CAD:...which is quite a radical way of thinking – this idea of sexualizing the mother, or even being a sexualized woman after you’ve given birth, or whilst you’re pregnant even, is taboo, isn’t it?

TA: It is taboo. And I think, with the new record, and the artwork, it’s very much about the idea of erotic spirituality. You know, I think when we were creating the photographs, they were being created while the music was playing, and the conversation… was very much with an Other, and the songs themselves, and what was behind that… and I think… sometimes as Mothers, you’re kind of amputated from the idea of the “Erotic”. Because, just the idea that “that woman that is holding that whip” [say], the idea that in two hours that woman can be sitting down, at a Haagen-Dazs, or (Tasha’s favourite) is Gladstone’s in the States, where they make the little ice-cream. But, the truth of the matter is that it depends on the temple – the temple of the Holy Spirit – and inside of that whip, and what's on the other side of that whip because that’s really metaphorical. To me, the pictures – the handcuffs, the whip – it’s very much about a mental-emotional conversation with… herself, or with this… Lover. 
CAD: So, it’s saying that we must tend to ourselves as Women in order to be good mothers, to retain our integrity?

TA: You have to do both - there’s a balance. It really is about a balance, and when you let the woman go, then sometimes you find as the children are growing up, that we go back to ‘Welcome to England’ [the song] – you're that woman again – who, if you don’t give to yourself, but you are giving to everybody else, that you turn around, and you recognize but "I have nobody to give to anymore, and i haven't nurtured myself while I've been nurturing everybody else". 


CAD: Thinking about this idea of the Mother figure, how has your relationship with your fans changed over the last 10 records in terms of your role for them? Do you see that as another kind of Giving?”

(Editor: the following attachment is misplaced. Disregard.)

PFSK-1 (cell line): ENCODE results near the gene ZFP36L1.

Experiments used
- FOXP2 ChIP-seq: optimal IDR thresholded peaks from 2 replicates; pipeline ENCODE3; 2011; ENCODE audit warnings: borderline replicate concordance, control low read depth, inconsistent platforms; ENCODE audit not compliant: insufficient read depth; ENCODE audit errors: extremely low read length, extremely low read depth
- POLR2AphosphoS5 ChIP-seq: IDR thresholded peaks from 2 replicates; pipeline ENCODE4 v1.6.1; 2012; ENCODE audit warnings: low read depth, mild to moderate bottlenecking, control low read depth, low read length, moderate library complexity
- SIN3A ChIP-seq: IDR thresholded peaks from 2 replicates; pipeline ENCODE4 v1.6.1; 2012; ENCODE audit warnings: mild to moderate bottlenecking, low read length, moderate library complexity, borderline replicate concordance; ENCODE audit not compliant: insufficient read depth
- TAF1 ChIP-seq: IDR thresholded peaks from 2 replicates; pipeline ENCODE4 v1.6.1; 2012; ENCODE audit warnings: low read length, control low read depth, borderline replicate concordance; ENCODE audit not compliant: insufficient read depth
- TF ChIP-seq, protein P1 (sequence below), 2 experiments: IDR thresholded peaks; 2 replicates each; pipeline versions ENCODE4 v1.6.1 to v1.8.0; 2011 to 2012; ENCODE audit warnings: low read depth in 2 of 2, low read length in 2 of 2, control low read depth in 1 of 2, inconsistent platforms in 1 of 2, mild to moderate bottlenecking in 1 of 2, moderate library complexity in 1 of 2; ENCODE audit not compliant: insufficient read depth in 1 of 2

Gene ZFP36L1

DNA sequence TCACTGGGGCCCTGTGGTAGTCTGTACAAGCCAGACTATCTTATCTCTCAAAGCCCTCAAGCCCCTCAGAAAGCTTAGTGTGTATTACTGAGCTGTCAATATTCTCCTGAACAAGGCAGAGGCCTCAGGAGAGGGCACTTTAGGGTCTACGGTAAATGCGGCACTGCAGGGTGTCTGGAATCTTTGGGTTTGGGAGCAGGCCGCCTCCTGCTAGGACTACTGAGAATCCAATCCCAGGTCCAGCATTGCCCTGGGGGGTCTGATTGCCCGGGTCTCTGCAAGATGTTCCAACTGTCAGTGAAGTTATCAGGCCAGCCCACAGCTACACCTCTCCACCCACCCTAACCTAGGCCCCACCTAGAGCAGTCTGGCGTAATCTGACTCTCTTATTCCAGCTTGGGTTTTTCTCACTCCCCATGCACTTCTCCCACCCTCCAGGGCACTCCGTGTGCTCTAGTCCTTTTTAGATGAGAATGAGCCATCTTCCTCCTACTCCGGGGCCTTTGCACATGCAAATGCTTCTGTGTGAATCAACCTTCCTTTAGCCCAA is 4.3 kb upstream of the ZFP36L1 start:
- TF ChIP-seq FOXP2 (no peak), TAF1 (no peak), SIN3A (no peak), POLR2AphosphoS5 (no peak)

TA: Well, they’re changing too. There are so many different people, who have different relationships with the songs themselves… because the songs, when they get put into different compartments, they rebel, because they mean different things to different people. And they’re all Media [people] right now. It’s so amazing to me, when people are looking at these photographs, and [I get] such opposite reactions to them. And for me, it’s very telling… about them  
CAD: It’s like a Rorschach test…  
TA:  Well yes, one woman saw the whip shot, and said to me, “How can you be holding a whip?...”. It’s as if – as one of my favourite people in the world, Karen Binns, said – unless you are topshelf on a magazine, being a cliché, everything that is so obvious – unless it’s that – [this woman who objected] couldn’t understand. It was the men who understood… And it’s the men – gay or straight, both – who understand that. It’s a much more dangerous line, an involvement, to not just being going through the motions but to have the conversation before the tools are implemented, because the tools are only just… the tools; it’s the user behind them. And the fact that there’s compassion… and how are you using them?